Banks offer consistently cheaper FX liquidity than ECNs, says Pragma
Banks consistently offer more competitive prices in spot FX than their ECN counterparts — for all but a few minutes per day — according to research conducted by Pragma, a provider of algorithmic trading technology.
While a single bank may offer a less competitive price than an ECN (electronic communication network) for any given pair at any given time, taken as a group banks overwhelmingly and consistently offer a better price for liquidity, Pragma says.
Pragma reported having found only three instances of multiple banks ceasing quoting during periods of high volatility in 2015 and 2016: the de-pegging of the Swiss Franc in January 2015; the extreme volatility of the New Zealand dollar in August 2015; and the sterling flash crash in October 2016.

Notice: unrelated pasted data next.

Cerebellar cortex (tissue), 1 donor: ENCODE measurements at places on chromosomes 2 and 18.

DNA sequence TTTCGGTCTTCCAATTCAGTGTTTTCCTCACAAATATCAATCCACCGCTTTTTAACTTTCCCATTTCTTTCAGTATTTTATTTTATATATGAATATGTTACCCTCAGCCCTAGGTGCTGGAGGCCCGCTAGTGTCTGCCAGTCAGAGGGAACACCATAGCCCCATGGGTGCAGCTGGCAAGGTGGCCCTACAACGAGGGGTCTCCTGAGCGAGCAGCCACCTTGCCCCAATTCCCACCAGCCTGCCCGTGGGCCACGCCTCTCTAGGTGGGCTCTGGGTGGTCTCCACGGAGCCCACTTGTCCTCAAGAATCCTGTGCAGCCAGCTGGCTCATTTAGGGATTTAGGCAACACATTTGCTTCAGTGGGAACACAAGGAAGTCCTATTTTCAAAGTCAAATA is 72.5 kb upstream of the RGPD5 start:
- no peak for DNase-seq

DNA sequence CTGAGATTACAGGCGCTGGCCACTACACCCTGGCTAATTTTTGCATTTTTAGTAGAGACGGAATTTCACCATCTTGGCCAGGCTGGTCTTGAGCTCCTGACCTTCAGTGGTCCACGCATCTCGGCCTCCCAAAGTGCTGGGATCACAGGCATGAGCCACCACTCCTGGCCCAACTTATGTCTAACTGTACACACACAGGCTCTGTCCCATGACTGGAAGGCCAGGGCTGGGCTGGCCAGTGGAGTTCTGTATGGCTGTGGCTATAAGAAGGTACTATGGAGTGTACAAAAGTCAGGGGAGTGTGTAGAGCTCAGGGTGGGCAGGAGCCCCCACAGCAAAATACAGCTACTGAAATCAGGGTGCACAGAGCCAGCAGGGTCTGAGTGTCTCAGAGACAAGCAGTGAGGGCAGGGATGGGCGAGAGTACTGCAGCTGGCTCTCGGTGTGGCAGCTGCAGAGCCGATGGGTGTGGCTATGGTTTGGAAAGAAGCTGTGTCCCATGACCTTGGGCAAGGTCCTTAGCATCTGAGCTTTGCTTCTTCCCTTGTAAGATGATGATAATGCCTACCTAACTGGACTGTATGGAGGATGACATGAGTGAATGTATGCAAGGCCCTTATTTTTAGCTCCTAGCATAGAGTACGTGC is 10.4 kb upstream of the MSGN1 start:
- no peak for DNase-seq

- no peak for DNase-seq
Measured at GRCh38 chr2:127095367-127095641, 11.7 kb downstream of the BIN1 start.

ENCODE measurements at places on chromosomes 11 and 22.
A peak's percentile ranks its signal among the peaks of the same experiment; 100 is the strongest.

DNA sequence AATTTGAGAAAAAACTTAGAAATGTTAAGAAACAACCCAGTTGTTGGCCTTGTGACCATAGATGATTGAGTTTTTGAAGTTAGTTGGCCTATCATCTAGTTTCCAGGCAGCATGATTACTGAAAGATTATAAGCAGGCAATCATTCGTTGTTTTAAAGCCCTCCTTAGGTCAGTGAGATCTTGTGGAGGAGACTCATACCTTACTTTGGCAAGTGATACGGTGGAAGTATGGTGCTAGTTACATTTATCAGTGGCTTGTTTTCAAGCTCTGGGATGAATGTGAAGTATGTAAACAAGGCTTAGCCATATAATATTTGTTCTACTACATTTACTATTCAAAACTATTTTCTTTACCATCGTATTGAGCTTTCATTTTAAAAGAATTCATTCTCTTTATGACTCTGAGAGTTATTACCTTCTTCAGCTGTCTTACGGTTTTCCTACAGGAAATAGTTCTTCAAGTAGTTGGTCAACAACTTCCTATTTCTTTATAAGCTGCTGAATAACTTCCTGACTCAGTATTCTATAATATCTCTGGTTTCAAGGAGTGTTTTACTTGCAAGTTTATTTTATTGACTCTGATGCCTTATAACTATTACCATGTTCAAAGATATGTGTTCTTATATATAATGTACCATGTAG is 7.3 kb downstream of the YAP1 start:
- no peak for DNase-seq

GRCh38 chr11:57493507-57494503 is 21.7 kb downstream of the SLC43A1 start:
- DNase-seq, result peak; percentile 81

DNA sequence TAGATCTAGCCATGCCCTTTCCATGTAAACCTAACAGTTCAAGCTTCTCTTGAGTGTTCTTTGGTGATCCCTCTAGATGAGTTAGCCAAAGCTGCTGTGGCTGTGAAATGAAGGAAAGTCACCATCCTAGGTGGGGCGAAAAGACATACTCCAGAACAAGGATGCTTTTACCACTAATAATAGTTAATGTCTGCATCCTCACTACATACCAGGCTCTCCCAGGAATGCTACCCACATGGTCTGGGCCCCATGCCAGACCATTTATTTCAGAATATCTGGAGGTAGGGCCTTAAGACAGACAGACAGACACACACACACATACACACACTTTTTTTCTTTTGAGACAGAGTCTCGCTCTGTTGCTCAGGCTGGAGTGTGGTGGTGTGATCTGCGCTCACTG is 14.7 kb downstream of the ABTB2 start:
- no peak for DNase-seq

For a market that is open 24 hours a day, for five and a half days per week, and in a period that has been characterised by significant political turbulence – especially in Europe and the US – that is surprisingly consistent.
Pragma concluded that events in which banks actually stop providing liquidity are exceedingly rare, and tend to be “due to operational and technical issues that do not reflect an intentional withdrawal of liquidity.”
The depegging of the Swiss franc was by far the most extreme of the three instances and it took six months before liquidity provisioning by banks returned to normal levels, says Pragma.